The displacer receives motion as follows: Duplicate eccentric wrist pins or cranks S S on crank shaft sections R R give motion through connecting-rods S S/ to cross-bar T, guided by guides t t. This bar T has two arms t t', Figs. l and 3, extending at right angles, forming a cross. From the ends of these arms t t rods t2 t2, Fig. l, extend down and take hold of bar U, Figs. l and 2, to which the displac'er-rod K is centrally attached. Vhen a pump H is used, the pistonrod 7L of its piston h2 is centrally attached to the cross-head T t t', so that the pump-piston h2 and the displacer I move in unison, the downstroke of the displacer being the working stroke of the single-acting piston 7b2. The suction-valve is 202, tu is the delivery-valve, Y Y the suction air-chamber, and Y' the delivery air-chamber. lVhen the motor is used with air, the suction ofthe pump is connected to the jacket or shell Cil at g or g', so that the water which enters the pump is drawn through the cooling-jacket. Heretofore water has been forced through the cooling-jacket after leaving the pump, thus rendering its discharge circuitous and necessitating that the shell shall be made enough stronger-to enable it to withstand the added pressure of the water. Vith my arrangement the Water in the cooling-jacket is at less than atmospheric pressure. Vhen no pump is used, the pillowblock framesV V are extended up high enough to support the guides t 2f.
The displacer I has more or less lead,7 about seventy degrees when air -is used, and less when steam is used, varying also with the speed at which the engine is to be run. To illustrate, when the pistou has completed its working stroke, with its crank-pin on the upper dead-point, as iu Fig. 2, the displacer has performed part of its downstroke to the extent of about seventy degrees between their respective crank-pins. This gives the elastic fluid time to contract by the loss of heat while the piston crank-pin is passingits dead-point and allows the piston to return with greatlyreduced opposing pressure. To be able to regulate this lead according to the requirements, the crank-shaft is made in three sections-the middle section R', Fig. 4, which includes the central crank r and the'two bearings S 8, connected by disks o" i", and the two end sections R R, each comprising a wrist pin or crank S and a shaft extension carrying the iiy-Wheel, joined by disks r2 r2. These sections R R R are joined together by disks r3 r4, bolted together, as shown, acentral stud on disk r3 entering a corresponding hole in disk r4. The bolt-holes on one disk are differentially located from those in the other disk, so that only two opposite bolt-holes will match, it being necessary to revolve the disks on each other to get two other bolt-holes to match, thus giving the means for reducing or increasing the lead of the displacer, or one or both disks r3 r4 maybe suitably slotted to admit of their being rotated in reverse directions when their clamping-bolt is slackened. Any suitable adjusting device may be applied to these disks, so-that one may be turned relatively to the other within the limits demanded in practice. In fact, any construction by which the cranks or wrist-pins S S may be adjusted relatively to the crank fr in order to vary thelead of the displacer is within the scope of my invention.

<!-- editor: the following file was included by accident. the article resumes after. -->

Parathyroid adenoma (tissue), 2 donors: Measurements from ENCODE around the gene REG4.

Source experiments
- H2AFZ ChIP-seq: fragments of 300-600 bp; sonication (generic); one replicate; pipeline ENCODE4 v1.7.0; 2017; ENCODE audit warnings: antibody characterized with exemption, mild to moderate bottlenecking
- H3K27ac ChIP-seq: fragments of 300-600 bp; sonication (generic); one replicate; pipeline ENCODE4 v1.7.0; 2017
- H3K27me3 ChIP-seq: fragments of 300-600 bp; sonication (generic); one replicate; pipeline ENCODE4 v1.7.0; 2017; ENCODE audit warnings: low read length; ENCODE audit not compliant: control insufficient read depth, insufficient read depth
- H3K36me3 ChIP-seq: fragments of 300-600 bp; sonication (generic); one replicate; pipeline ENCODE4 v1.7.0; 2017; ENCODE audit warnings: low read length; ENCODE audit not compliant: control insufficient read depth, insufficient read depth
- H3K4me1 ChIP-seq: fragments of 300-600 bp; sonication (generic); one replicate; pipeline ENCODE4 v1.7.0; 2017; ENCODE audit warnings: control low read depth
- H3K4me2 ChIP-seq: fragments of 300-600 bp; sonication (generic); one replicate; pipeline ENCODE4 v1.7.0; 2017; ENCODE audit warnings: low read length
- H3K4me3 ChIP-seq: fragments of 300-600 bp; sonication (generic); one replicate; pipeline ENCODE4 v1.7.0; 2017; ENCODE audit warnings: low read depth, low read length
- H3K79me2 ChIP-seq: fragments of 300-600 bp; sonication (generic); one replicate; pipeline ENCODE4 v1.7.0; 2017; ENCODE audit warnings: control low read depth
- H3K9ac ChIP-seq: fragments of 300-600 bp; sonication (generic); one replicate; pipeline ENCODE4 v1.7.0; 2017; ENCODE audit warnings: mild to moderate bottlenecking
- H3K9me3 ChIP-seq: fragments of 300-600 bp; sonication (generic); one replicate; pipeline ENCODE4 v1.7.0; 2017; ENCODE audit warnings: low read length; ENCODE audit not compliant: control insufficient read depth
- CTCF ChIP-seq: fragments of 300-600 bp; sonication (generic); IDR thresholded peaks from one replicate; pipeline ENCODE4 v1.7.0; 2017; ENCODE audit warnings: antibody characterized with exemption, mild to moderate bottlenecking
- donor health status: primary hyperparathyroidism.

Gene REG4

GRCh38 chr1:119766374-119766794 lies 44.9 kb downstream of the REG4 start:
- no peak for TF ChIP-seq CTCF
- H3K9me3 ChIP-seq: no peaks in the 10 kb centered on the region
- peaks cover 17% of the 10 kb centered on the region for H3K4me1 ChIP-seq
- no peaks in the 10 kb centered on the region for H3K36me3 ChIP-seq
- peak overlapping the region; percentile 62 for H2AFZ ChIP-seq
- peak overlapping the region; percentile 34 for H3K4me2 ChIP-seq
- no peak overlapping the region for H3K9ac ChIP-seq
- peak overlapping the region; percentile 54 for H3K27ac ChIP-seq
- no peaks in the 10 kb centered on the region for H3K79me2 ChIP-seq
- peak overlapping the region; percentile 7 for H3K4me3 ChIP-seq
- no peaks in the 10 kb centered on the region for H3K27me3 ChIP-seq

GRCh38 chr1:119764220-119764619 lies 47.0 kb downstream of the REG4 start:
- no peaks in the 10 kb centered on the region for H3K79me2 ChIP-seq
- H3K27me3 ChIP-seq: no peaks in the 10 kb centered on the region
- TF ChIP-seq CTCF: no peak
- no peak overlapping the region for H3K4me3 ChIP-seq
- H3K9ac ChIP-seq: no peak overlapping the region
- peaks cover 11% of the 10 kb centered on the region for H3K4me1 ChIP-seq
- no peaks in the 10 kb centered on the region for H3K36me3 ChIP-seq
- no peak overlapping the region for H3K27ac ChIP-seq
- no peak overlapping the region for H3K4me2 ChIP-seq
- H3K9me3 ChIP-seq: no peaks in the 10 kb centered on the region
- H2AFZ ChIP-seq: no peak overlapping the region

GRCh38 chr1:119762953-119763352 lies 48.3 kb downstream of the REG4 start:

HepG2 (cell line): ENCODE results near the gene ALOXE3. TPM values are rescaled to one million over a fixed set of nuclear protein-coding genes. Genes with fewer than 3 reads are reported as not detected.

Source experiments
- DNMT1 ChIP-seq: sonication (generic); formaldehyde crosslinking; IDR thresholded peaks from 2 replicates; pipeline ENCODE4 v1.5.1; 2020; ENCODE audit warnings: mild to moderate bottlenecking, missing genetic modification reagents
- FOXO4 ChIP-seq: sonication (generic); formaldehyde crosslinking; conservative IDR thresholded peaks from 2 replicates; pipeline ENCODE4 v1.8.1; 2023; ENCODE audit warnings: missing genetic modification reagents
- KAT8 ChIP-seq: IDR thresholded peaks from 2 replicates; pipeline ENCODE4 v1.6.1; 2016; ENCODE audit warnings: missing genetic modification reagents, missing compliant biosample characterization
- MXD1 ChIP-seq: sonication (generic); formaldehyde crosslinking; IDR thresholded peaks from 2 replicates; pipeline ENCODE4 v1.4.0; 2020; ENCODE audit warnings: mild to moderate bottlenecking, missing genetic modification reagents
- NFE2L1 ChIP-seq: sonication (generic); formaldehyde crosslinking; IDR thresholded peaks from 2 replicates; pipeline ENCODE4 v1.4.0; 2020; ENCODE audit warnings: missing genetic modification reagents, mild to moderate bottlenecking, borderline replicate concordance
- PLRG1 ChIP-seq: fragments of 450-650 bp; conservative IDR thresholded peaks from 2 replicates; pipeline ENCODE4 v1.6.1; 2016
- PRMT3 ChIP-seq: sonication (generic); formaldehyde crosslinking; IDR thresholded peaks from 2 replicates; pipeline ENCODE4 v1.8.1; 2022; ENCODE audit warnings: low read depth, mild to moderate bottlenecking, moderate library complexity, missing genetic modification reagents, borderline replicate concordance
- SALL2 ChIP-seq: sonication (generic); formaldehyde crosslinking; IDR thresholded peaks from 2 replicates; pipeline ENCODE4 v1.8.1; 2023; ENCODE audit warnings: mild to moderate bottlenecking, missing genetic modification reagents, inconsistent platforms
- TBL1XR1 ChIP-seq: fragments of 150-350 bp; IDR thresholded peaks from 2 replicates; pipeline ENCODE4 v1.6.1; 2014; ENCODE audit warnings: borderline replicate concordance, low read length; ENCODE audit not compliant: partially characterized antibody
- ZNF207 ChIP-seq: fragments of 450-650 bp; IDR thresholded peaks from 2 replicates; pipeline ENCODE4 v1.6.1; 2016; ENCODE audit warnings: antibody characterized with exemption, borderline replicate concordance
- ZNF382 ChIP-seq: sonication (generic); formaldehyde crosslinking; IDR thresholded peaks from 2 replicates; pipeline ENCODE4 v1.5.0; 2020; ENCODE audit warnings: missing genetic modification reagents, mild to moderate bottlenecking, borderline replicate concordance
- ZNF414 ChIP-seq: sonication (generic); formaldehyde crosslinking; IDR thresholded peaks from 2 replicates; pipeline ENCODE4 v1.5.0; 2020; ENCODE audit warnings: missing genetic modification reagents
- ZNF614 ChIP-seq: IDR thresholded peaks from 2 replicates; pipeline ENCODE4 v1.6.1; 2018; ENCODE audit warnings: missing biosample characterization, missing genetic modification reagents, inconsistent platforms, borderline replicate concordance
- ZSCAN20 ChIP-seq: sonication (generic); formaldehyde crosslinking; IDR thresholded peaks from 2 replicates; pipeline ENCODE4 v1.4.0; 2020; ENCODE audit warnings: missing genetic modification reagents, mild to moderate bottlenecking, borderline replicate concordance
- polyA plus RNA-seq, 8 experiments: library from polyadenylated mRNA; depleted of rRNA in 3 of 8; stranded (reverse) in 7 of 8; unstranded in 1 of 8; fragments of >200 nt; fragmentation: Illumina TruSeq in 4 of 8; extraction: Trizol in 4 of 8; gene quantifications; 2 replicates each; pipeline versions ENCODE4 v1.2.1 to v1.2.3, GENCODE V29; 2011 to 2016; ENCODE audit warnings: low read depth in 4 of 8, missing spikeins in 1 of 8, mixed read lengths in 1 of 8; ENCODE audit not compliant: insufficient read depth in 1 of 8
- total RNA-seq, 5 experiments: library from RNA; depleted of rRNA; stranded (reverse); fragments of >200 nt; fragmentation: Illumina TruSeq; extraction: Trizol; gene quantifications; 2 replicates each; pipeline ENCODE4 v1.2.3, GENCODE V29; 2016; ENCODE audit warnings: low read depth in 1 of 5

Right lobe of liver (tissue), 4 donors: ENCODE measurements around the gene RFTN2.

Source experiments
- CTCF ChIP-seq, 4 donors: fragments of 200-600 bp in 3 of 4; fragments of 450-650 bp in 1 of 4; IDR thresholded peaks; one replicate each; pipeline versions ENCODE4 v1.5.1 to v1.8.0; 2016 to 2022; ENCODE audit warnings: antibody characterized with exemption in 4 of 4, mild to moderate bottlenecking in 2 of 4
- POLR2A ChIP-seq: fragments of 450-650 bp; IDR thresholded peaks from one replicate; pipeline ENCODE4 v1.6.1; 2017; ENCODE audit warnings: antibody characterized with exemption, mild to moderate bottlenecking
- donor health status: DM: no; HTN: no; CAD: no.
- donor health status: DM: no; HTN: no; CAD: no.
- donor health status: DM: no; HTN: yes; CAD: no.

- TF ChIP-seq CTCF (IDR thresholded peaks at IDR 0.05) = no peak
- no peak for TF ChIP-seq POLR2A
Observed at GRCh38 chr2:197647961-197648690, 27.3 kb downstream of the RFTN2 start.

I will now proceed to describe the method whereby the gaseous pressure within the motor is regulated. Above the pistou N is a cushion-chamber XV of a maximum capacity of about 1.25 times the piston displacement, more or less, its capacity depending upon the piston pressure desired. To the cushionchamber W is connected a regulator2, (shown in Fig. 5,) which is provided with a valve 3, opening toward the chamber W. Vhen air is the fluid used in the motor, the regulator 2 may be omitted, the .valve 3 in such case opening directly from the atmosphere, or the regulator may be used by providing an airopening into it-as, for instance, by removing the closed guide plug or cap et shown and substituting for it an open guide-plugthrough which the atmosphere has free access. From the cushion-chamber W a passage e extends around the piston and opens into the duid-chamber at a point Fig. 5, beneath the lowestposition of the piston. In Fig. 5 is shown the preferred construction, wherein an inlet-valve Z is provided, acting to close the passage to any pressure tending to escape from the chamber C, but to freely IOO IIO